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General SurGery Board review Manual
Lower Gastrointestinal Bleeding
Part 3 Available Online
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Statement of editorial PurPoSe
The Hospital Physician General Surgery Board Review Manual is a study guide for residents and practicing physicians preparing for board examinations in general surgery. Each manual reviews a topic essential to current practice in the specialty of general surgery.
PRESIDENT, GRouP PuBLISHERBruce M. White
SENIoR EDIToR Robert Litchkofski
ExEcuTIvE vIcE PRESIDENTBarbara T. White
ExEcuTIvE DIREcToR of oPERaTIoNS
Jean M. Gaul
PRoDucTIoN DIREcToRJeff White
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NoTE fRoM THE PuBLISHER:This publication has been developed without involvement of or review by the American Board of Surgery.
Introduction. . . . . . . . . . . . . . . . . . . . . . . . . . . . . . . . . . . . . 2
Evaluation.and.Diagnosis . . . . . . . . . . . . . . . . . . . . . . . . . . 2
Surgical.Interventions. . . . . . . . . . . . . . . . . . . . . . . . . . . . . 5
Postpolypectomy.Bleeding. . . . . . . . . . . . . . . . . . . . . . . . . 6
Obscure.Hemorrhage. . . . . . . . . . . . . . . . . . . . . . . . . . . . . 6
Summary.Points. . . . . . . . . . . . . . . . . . . . . . . . . . . . . . . . . . 9
References. . . . . . . . . . . . . . . . . . . . . . . . . . . . . . . . . . . . . . 9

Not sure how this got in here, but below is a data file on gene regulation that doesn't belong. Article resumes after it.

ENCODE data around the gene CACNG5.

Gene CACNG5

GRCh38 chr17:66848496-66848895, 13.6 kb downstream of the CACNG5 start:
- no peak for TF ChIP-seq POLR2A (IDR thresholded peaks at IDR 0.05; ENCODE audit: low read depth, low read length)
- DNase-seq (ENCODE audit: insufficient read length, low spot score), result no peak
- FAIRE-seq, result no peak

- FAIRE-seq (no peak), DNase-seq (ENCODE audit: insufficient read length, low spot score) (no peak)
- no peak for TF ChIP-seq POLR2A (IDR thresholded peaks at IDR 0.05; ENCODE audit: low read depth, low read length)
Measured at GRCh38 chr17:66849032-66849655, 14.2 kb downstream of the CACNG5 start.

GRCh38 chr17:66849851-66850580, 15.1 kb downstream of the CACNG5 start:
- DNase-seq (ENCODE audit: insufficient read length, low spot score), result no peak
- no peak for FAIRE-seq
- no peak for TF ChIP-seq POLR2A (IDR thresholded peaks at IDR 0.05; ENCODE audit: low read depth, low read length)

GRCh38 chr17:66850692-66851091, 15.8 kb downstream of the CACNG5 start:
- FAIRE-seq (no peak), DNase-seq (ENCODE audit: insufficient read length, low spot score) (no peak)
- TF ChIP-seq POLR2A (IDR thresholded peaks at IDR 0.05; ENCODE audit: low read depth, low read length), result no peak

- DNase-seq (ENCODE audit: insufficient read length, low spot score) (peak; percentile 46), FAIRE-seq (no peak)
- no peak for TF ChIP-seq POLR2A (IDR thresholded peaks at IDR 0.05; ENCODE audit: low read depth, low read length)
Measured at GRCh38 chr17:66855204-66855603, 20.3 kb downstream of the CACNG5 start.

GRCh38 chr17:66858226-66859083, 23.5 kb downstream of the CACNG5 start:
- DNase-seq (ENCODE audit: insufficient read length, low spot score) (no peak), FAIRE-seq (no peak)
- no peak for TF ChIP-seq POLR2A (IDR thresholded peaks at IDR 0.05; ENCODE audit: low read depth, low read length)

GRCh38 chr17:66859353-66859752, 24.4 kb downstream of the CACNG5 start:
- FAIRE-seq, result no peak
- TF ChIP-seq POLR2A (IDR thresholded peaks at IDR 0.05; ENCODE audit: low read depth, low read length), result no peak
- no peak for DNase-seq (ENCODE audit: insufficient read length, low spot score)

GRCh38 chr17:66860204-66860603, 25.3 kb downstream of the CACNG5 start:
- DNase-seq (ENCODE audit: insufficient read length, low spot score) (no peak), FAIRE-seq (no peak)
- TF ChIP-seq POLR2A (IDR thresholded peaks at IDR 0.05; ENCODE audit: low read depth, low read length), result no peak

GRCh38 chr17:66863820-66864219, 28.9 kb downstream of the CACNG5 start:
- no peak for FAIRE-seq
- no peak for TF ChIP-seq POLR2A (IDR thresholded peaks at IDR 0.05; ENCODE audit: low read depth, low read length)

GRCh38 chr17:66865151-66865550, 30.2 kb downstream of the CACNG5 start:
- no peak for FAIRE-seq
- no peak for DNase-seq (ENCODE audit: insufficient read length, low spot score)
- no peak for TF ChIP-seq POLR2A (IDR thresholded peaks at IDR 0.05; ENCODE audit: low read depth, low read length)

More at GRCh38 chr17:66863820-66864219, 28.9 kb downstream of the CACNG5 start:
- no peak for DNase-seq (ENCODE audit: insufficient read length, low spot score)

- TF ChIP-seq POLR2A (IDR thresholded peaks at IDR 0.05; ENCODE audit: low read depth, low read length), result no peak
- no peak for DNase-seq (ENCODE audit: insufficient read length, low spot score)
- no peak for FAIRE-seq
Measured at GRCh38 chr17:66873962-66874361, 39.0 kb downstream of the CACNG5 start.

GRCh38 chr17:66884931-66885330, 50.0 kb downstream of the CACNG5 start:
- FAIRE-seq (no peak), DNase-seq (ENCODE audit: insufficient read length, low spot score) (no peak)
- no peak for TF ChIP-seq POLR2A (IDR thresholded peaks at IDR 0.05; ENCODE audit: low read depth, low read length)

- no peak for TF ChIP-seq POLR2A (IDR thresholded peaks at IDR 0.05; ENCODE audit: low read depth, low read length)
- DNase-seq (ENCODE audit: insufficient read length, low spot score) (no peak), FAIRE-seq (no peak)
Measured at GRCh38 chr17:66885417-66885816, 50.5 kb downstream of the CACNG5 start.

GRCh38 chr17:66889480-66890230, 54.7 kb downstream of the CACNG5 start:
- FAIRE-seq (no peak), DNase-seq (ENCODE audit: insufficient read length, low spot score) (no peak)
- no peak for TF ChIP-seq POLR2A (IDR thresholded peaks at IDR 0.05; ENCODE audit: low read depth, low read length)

Series.Editor.and.Contributor:C ..neil.Ellis,.MDSystem Chair, Division of Colon and Rectal Surgery, West Penn Allegheny Health System, Pittsburgh, PA
Contributors:Jennifer.D ..Silinsky,.MDDepartment of Colon and Rectal Surgery, The Ochsner Clinic Foundation, New Orleans, LA
David.a ..Margolin,.MD,.FaCS,.FaSCRSDirector of Colon and Rectal Research, Department of Colon and Rectal Surgery, The Ochsner Clinic Foundation, New Orleans, LA
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Hospital Physician Board Review Manual www.hpboardreview.com
GeneRal SuRGeRy BoaRd Review Manual
lower Gastrointestinal BleedingJennifer d. Silinsky, Md, david a. Margolin, Md, FaCS, FaSCRS, and C. neil ellis, Md
Lower gastrointestinal bleeding (LGIB) is defined as any bleeding that originates distal to the ligament of Treitz. The incidence of LGIB in the United States is 20 to 27 cases per 100,000 persons per year. It occurs more commonly in men than women and with increas-ing frequency among the elderly. There is a 200-fold increase in risk of LGIB from the third decade to the ninth decade of life.1 Furthermore, patients increas-ingly are being treated with long-term anticoagulation/ antiplatelet therapy, which can increase a patients risk of developing LGIB by 22%.2
The patients description of the amount of hemor-rhage can be misleading, since it takes only a small amount of blood in the commode to discolor the water. Patients can have small amounts of blood mixed with mucous or stool, or they can experience large amounts of brisk bleeding. The history does not accurately pre-dict the outcome of the bleeding. Some patients will stop bleeding after their first episode, while others will continue bleeding, leading to significant blood loss. For most patients, however, the bleeding will resolve sponta-neously with only supportive care, and in the majority of cases, the actual site of bleeding will never be localized.
It is important to understand as a clinician that as many as 10% to 15% of patients with LGIB symptoms will have an upper gastrointestinal source of bleeding.3 The difficulty with management of LGIB is that bleed-ing can occur at any site throughout the gastrointestinal tract and may commonly be intermittent. If managed inappropriately, a patient may undergo surgery without localization of the bleeding source and after resection continue to bleed.4